New characters and new mysteries change Sanctuary forever. The immortalized cavalry commander, Tempus, leaves Sanctuary in the hands of Straton, the witch-cursed Stepson; his partner Critias; Sync of the Rankan 3rd Commando, and Kama, Tempus's daughter. Each feels that being left behind is punishment, and may be correct. Sanctuary goes from bad to worse with the arrival of the ominous Shepherd and a disturbing god. Meanwhile two local girls, Shawme and Merricat, find arcane articles on the Downwind beach that few understand but which the Stepsons' mage believes will shape the fate of the Sacred Band.
This classic Sacred Band of Stepsons story, from the 2012 Perseid Publishing anthology "the Fish the Fighters and the Song-girl, is newly revised and expanded by the author and first appeared in somewhat different form in Thieves' World(R), the million-copy bestselling fantasy series.
©2010 Janet Morris (P)2012 Janet Morris and Chris Morris
This story centers around Kama, the daughter Tempus, the Sacred Band of Stepsons' immortal commander, and the coming of a new god -- or is something worse? -- to the blighted town of Sanctuary. This tale of sword and sorcery has everything -- suspense, humor, and mystical delights. I'd recommend it to anyone who loves heroic fiction, high adventure, and powerful men and women. If you're a fan of the Sacred Band of Stepsons series or Thieves' World(R), you'll want to hear this story told. If you're new to the Stepsons, this is a delectable way to start: dark, gritty, full of enemies, lovers, betrayal and mythic foes. Be warned, though: the Sacred Band never goes anywhere where trouble doesn't follow; this is dark fantasy that turns passionate and violent in an instant. Its mature themes make it unsuitable for young children but a great read from anyone over twelve who loves heroes facing superhuman foes in ancient times.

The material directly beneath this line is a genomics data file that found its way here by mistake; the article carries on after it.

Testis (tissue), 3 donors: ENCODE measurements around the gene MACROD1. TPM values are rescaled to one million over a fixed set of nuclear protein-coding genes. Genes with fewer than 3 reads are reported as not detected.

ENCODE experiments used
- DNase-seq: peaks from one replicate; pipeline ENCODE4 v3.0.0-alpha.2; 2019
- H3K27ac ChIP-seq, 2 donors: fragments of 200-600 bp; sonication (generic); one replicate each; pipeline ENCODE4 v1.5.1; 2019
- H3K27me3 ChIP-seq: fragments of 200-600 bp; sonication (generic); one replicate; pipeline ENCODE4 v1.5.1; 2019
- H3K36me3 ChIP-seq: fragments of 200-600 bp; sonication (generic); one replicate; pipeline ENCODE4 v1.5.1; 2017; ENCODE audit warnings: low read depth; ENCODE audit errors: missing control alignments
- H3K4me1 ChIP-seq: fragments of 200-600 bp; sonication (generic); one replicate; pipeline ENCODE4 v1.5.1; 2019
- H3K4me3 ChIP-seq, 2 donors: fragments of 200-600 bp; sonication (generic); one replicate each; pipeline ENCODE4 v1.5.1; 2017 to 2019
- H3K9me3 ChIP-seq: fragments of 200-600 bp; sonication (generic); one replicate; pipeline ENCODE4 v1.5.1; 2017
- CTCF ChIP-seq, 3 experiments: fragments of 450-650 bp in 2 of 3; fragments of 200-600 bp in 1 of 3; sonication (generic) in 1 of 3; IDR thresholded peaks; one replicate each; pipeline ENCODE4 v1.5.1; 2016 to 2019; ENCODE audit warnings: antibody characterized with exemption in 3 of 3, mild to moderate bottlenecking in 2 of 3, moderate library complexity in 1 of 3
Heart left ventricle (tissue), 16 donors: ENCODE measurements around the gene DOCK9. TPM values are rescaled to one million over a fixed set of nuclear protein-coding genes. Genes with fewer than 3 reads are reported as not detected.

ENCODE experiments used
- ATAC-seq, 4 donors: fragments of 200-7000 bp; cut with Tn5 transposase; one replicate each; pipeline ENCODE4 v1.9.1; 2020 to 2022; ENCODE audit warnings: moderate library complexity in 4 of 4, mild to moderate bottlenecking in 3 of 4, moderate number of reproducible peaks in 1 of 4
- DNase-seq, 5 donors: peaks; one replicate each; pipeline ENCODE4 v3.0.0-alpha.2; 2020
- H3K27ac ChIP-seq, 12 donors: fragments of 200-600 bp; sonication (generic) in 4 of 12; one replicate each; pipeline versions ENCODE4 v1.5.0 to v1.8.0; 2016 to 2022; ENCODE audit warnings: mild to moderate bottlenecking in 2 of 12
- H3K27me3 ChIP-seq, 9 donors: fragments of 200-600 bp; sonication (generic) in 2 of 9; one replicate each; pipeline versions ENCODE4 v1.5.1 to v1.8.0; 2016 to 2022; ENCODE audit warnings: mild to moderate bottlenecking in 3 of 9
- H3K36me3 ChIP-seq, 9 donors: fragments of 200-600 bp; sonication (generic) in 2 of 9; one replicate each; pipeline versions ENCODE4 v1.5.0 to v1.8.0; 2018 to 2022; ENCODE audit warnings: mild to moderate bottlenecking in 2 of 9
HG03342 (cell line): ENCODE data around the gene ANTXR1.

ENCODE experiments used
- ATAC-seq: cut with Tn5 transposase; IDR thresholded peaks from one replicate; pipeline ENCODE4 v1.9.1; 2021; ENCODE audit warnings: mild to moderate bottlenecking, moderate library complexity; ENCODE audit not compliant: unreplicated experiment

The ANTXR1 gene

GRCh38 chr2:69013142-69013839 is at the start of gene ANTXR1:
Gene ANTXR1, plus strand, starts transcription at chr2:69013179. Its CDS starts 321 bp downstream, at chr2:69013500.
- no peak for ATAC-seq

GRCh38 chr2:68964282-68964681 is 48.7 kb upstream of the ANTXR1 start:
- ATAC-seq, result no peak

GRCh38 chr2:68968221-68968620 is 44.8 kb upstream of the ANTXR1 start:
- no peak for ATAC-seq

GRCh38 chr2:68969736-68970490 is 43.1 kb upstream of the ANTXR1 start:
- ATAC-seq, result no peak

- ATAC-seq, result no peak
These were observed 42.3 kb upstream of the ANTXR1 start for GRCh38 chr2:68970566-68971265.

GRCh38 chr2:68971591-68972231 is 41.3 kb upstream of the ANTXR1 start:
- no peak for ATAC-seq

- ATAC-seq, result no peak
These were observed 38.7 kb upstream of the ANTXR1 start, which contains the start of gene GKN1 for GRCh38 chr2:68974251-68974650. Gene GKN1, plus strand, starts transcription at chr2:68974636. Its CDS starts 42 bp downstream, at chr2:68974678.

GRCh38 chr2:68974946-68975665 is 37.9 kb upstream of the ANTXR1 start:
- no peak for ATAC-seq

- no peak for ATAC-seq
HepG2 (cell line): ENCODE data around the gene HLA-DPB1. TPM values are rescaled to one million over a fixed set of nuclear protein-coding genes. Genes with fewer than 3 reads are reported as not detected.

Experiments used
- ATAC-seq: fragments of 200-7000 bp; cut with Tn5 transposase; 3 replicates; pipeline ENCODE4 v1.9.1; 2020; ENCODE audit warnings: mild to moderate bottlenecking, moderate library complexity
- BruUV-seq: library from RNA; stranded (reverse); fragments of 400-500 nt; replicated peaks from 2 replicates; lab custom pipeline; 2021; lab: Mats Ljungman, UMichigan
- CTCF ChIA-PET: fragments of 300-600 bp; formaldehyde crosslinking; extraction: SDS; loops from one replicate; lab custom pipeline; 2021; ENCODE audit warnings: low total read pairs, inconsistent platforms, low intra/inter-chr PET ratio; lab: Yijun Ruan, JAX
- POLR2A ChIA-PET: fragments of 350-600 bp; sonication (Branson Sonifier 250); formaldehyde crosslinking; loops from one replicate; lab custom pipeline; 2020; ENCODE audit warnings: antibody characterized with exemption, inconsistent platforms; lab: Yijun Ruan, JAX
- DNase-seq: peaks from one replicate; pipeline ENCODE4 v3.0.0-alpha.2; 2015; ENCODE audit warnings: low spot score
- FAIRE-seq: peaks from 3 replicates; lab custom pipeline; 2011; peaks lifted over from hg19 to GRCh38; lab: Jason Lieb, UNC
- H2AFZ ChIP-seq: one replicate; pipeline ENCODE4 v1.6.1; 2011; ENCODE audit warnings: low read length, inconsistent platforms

Perhaps my favorite moment is when Zip, a local gang leader, finds out that the mysterious power he's been serving wants its sacred stones moved uptown to the Street of Temples. Or maybe it's when Kama, Tempus' daughter, tries using feminine wiles to get the upper hand. Darkly humorous, always fraught with scheming and dangers, these tales of men and women and higher powers ignite fierce passions and a sense of wonder in the most jaded soul. When Zip gets the stones uptown, he can't reassemble them correctly -- until a very suspicious stranger appears from nowhere to help him...
Alex Hyde-White's performance is a delight: edgy, fierce. He voices these characters true to their natures, and never skips a beat. I could see every scene he set, see every character he described. He summons the urgency, the fear, and the humor in these tales effortlessly, and never loosens his grip on your attention.
Yes, and I did. I've listened to it four or five times, in fact, whenever I have about an hour and a half to spend somewhere mystical and exciting but dark and ominous. This tale is completely satisfying, yet makes me want to hear more stories of the Sacred Band of Stepsons.
If you like Wake of the Riddler, it's one of four audio books about the Sacred Band of Stepsons; Hyde-White also narrates Mage Blood, a very much darker, more violent story than this one, and twice as long. Don't hesitate: you'll love the other Sacred Band of Stepsons audio-books: Hyde-White's narration of Mage Blood; A Man and his God narrated by David Kudler; and the heroic fantasy epic narrated by Chris Morris, The Sacred Band.
Classic, epic, gritty
Kama, Tempus' daughter, the only woman in The Sacred Band, fighting against stereotypes and family baggage.
This is the first performance I have heard as an audible book, but I have seen his performances as an actor which I quite liked, and have just adored his father, Wilfred Hyde-White ('Colonel Pickering' in "My Fair Lady" - my mother's favorite movie) and his ex-father-in-law, Roy Dotrice, and their wonderful classic work.
This was a novella and, yes, I wanted to listen to it all in one sitting.
This performance is an absolutely marvelous example of the narrator's art. I am very familiar with, and a great fan of, Janet Morris' work since I discovered her in the late 70s-early 80s. The Sacred Band is a group of characters that were originally created in the Thieves' World(r) books of Robert Lyn Aspirin and Lynn Abbey, by Janet Morris when she wrote for the series. The Sacred Band subsequently moved on with its main character, Tempus, into novels and other stories.Mr. Hyde-White gives the work the feel of antiquity that is appropriate to the tale, the setting and writing. I am extremely pleased by this initial foray into the audible world by the characters of The Sacred Band and the treatment given the story by Mr. Hyde-White; he uses a terrific selection of voices, with none of them "overdone" and his pacing is exquisite. I hope to hear him do many more of Janet Morris' and her husband, Chris Morris', works.
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